Mpala Research Centre is home to many reptile species including the unmistakable Leopard tortoise. Each day, one or more slow but sure individuals will be seen crossing from one end of the Mpala campus to the other. They bear dome shells with distinctive yellow and brown spots and radiating circles that make the leopard tortoise one of the most beautiful of all tortoise species. Its markings make it easy to see how it got its name.
Leopard tortoises can grow up to nearly 130 lbs (58kgs) and their sturdy shells discourage most wild animals from bothering them, but foxes, coyotes, and mongooses sometimes eat eggs and hatchlings. The biggest problem a leopard tortoise faces may be the tiny tortoise tick. These parasites live in the seams of the tortoise’s shell or in the folds of its skin. They carry disease and weaken the tortoise.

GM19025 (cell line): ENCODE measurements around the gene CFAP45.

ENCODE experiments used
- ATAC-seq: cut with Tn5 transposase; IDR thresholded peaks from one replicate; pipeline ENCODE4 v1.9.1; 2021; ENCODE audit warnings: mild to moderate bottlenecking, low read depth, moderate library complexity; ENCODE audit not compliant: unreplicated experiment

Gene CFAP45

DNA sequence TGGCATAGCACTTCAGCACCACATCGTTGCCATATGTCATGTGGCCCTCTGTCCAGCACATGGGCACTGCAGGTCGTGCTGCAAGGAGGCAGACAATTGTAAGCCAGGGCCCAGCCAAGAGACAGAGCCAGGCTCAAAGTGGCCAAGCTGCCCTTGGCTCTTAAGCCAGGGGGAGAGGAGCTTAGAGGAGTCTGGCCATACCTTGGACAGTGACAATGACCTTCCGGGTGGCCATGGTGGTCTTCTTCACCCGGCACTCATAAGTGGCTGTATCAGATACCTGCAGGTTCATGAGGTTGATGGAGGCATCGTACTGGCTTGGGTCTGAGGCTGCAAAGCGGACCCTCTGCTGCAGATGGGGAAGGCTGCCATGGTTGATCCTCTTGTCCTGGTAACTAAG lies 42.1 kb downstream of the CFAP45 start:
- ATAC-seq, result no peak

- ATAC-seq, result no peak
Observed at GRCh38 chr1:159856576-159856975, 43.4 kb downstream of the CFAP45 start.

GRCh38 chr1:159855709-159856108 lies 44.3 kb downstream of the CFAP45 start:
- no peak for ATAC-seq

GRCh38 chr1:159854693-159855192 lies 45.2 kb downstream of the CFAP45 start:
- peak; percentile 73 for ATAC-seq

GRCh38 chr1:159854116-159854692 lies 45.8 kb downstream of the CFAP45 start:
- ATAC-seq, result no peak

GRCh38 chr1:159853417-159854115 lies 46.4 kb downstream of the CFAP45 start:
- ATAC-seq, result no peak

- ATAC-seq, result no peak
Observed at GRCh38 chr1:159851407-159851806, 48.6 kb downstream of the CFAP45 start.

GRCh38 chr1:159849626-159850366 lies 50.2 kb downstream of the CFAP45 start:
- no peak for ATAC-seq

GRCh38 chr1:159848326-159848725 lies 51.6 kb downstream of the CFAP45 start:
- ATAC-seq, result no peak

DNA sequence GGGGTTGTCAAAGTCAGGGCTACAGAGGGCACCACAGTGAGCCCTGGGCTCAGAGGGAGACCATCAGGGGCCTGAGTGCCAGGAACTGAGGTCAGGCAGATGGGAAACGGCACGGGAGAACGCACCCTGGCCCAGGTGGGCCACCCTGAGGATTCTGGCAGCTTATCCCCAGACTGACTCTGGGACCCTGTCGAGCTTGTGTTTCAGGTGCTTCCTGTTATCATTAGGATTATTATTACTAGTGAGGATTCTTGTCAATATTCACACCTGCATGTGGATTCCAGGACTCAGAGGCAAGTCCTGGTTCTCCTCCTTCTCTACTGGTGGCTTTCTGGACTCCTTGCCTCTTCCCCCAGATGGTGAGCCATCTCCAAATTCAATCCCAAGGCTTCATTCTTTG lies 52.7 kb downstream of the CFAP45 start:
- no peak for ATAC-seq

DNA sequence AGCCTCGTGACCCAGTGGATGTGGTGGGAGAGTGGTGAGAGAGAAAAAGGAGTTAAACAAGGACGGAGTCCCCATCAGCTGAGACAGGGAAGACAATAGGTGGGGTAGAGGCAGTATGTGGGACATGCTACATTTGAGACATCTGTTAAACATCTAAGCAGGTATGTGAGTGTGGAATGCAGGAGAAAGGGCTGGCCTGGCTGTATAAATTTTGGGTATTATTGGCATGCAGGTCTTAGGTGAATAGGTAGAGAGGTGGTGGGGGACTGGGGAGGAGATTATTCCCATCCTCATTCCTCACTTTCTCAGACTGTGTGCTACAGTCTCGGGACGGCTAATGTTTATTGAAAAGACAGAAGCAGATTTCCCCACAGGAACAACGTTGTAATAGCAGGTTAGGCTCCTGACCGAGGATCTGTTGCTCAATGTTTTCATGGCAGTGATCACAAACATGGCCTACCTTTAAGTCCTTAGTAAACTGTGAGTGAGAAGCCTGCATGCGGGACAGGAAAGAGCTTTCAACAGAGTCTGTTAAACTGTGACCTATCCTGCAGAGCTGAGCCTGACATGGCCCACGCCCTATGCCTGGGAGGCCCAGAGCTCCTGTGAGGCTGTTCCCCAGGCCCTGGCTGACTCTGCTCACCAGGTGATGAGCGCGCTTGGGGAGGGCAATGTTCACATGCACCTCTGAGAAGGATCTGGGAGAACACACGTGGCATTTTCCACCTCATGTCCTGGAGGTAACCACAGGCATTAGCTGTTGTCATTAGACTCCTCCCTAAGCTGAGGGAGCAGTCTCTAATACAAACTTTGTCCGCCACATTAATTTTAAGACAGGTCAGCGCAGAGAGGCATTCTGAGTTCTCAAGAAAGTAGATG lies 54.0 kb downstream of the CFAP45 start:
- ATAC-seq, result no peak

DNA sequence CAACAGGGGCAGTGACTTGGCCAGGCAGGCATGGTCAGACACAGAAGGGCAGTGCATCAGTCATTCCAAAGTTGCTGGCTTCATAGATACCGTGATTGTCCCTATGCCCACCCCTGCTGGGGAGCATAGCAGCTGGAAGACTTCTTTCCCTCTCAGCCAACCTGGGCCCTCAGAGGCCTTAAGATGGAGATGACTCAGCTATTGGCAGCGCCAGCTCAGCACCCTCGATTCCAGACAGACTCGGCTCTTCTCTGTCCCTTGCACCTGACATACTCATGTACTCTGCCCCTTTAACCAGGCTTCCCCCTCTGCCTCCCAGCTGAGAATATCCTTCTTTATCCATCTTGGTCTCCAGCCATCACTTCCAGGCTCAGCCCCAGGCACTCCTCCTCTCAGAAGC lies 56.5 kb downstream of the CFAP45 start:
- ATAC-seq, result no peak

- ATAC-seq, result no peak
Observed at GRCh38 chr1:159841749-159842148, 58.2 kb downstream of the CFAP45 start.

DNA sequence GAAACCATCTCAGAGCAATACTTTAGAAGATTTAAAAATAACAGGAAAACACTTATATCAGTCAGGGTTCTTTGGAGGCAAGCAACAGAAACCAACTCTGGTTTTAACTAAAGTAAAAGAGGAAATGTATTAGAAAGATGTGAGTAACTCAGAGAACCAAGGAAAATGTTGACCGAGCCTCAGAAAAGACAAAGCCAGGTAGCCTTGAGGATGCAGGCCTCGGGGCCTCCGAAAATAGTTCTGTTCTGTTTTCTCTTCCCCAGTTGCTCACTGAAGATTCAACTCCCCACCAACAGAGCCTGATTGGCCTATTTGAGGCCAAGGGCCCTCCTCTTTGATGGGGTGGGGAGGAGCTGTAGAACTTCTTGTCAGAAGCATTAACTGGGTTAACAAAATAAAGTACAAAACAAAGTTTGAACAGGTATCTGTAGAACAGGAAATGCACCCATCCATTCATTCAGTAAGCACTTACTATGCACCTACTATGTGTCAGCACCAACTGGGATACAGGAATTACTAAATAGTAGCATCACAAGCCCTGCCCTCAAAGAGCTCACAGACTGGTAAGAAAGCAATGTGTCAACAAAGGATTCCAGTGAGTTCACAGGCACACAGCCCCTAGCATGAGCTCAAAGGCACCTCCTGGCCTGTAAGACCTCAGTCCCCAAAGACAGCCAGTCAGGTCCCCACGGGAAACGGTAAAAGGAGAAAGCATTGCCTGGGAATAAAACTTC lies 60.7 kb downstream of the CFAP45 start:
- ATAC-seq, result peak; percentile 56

Often seen on the live cams, this species is a strict herbivore and will be seen eating grass, though they prefer to graze on flowers, succulents, fungi, berries, and other fruit. Occasionally they will eat old bones or ash, possibly to supplement their calcium levels.
Interestingly, these upper shells of all tortoises and turtles are protected by plates called scutes, which are made of keratin—just like human fingernails!
Victor Kasii @mpalalive